Note: This article has also featured on geeksforgeeks.com .

This is the 2nd article in the series which covers graphing in python using matplotlib.

This article will cover different types of plots that we can make using matplotlib.

## 1. Bar Chart

import matplotlib.pyplot as plt # x-coordinates of left sides of bars left = [1, 2, 3, 4, 5] # heights of bars height = [10, 24, 36, 40, 5] # labels for bars tick_label = ['one', 'two', 'three', 'four', 'five'] # plotting a bar chart plt.bar(left, height, tick_label = tick_label, width = 0.8, color = ['red', 'blue']) # naming the x-axis plt.xlabel('x - axis') # naming the y-axis plt.ylabel('y - axis') # plot title plt.title('My bar chart!') # function to show the plot plt.show()

Output of above program looks like this:

- Here, we use
**plt.bar()**function to plot a bar chart. - x-coordinates of left side of bars are passed along with heights of bars.
- you can also give some name to x-axis coordinates by defining
**tick_labels**

## 2. Histogram

import matplotlib.pyplot as plt # frequencies ages = [2,5,70,40,30,45,50,45,43,40,44, 60,7,13,57,18,90,77,32,21,20,40] # setting the ranges and no. of intervals range = (0, 100) bins = 10 # plotting a histogram plt.hist(ages, bins, range, color = 'red', histtype = 'bar', rwidth = 0.8) # x-axis label plt.xlabel('age') # frequency label plt.ylabel('No. of people') # plot title plt.title('My histogram') # function to show the plot plt.show()

Output of above program looks like this:

- Here, we use
**plt.hist()**function to plot a histogram. - frequencies are passed as the
**ages**list. - Range could be set by defining a tuple containing min and max value.
- Next step is to “
**bin**” the range of values—that is, divide the entire range of values into a series of intervals—and then count how many values fall into each interval. Here we have defined**bins**= 10. So, there are a total of 100/10 = 10 intervals.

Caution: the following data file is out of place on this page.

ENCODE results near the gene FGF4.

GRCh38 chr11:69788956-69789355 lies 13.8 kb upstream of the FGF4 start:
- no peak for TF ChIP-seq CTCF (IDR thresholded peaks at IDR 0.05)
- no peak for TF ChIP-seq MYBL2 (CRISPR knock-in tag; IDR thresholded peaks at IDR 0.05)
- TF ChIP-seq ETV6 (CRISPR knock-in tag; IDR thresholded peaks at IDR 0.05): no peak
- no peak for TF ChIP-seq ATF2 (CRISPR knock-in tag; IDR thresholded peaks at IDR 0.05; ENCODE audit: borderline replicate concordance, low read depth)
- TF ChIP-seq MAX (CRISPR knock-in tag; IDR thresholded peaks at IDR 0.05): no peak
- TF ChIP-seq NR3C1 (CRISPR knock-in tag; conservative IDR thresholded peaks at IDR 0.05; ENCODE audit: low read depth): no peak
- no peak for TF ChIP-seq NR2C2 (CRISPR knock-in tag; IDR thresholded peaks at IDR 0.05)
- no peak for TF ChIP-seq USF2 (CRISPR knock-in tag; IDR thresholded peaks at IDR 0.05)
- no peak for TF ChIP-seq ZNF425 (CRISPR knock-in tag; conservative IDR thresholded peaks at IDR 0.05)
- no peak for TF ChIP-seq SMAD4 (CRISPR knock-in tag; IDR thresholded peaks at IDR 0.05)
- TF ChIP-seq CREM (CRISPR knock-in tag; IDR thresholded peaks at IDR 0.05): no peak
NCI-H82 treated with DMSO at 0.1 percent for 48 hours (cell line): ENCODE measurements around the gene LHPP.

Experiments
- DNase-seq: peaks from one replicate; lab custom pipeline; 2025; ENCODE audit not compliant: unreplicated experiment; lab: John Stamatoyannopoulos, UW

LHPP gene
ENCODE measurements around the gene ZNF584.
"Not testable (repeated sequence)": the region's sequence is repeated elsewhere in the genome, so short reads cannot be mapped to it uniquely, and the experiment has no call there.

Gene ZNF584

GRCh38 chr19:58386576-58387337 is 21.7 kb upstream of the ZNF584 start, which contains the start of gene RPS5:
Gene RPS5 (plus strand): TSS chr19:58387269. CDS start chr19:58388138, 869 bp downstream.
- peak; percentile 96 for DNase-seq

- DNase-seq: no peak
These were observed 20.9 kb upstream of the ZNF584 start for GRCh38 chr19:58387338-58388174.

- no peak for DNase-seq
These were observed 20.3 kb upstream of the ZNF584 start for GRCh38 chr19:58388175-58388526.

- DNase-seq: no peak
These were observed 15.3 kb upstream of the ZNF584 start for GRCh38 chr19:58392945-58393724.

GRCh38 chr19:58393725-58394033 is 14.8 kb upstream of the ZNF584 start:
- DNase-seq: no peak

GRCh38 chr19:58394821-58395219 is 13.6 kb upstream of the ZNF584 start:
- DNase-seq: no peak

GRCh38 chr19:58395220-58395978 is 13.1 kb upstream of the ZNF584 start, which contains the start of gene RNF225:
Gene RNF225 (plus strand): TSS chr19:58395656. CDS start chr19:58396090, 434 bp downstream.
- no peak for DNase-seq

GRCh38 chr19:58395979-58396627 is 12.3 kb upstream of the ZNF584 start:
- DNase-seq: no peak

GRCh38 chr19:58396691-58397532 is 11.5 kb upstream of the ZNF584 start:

## 3. Scatter plot

import matplotlib.pyplot as plt # x-axis values x = [1,2,3,4,5,6,7,8,9,10] # y-axis values y = [2,4,5,7,6,8,9,11,12,12] # plotting points as a scatter plot plt.scatter(x, y, label= "stars", color= "m", marker= "*", s=30) # x-axis label plt.xlabel('x - axis') # frequency label plt.ylabel('y - axis') # plot title plt.title('My scatter plot!') # showing legend plt.legend() # function to show the plot plt.show()

Output of above program looks like this:

- Here, we use
**plt.scatter()**function to plot a scatter plot. - Like a line, we define x and corresponding y – axis values here as well.
**marker**argument is used to set the character to use as marker. Its size can be defined using**s**parameter.

## 4. Pie-chart

import matplotlib.pyplot as plt # defining labels activities = ['eat', 'sleep', 'work', 'play'] # portion covered by each label slices = [3, 7, 8, 6] # color for each label colors = ['r', 'm', 'g', 'b'] # plotting the pie chart plt.pie(slices, labels = activities, colors=colors, startangle=90, shadow = True, explode = (0, 0, 0.1, 0), radius = 1.2, autopct = '%1.1f%%') # plotting legend plt.legend() # showing the plot plt.show()

Output of above program looks like this:

- Here, we plot a pie chart by using
**plt.pie()**method. - First of all, we define the
**labels**using a list called**activities**. - Then, portion of each label can be defined using another list called
**slices**. - Color for each label is defined using a list called
**colors**. **shadow = True**will show a shadow beneath each label in pie-chart.**startangle**rotates the start of the pie chart by given degrees counterclockwise from the x-axis.**explode**is used to set the fraction of radius with which we offset each wedge.**autopct**is used to format the value of each label. Here, we have set it to show the percentage value only upto 1 decimal place.

## 5. Plotting curves of given equation

# importing the required modules import matplotlib.pyplot as plt import numpy as np # setting the x - coordinates x = np.arange(0, 2*(np.pi), 0.1) # setting the corresponding y - coordinates y = np.sin(x) # potting the points plt.plot(x, y) # function to show the plot plt.show()

Output of above program looks like this:

Here, we use **NumPy** which is a general-purpose array-processing package in python.

- To set the x – axis values, we use
**np.arange()**method in which first two arguments are for range and third one for step-wise increment. The result is a numpy array. - To get corresponding y-axis values, we simply use predefined
**np.sin()**method on the numpy array. - Finally, we plot the points by passing x and y arrays to the
**plt.plot()**function.

So, in this part, we discussed various types of plots we can create in matplotlib. There are many more inbuilt plots which haven’t been covered but the most significant ones have been discussed here.

Next parts will cover subplots, styles, basemaps, 3D plotting, etc.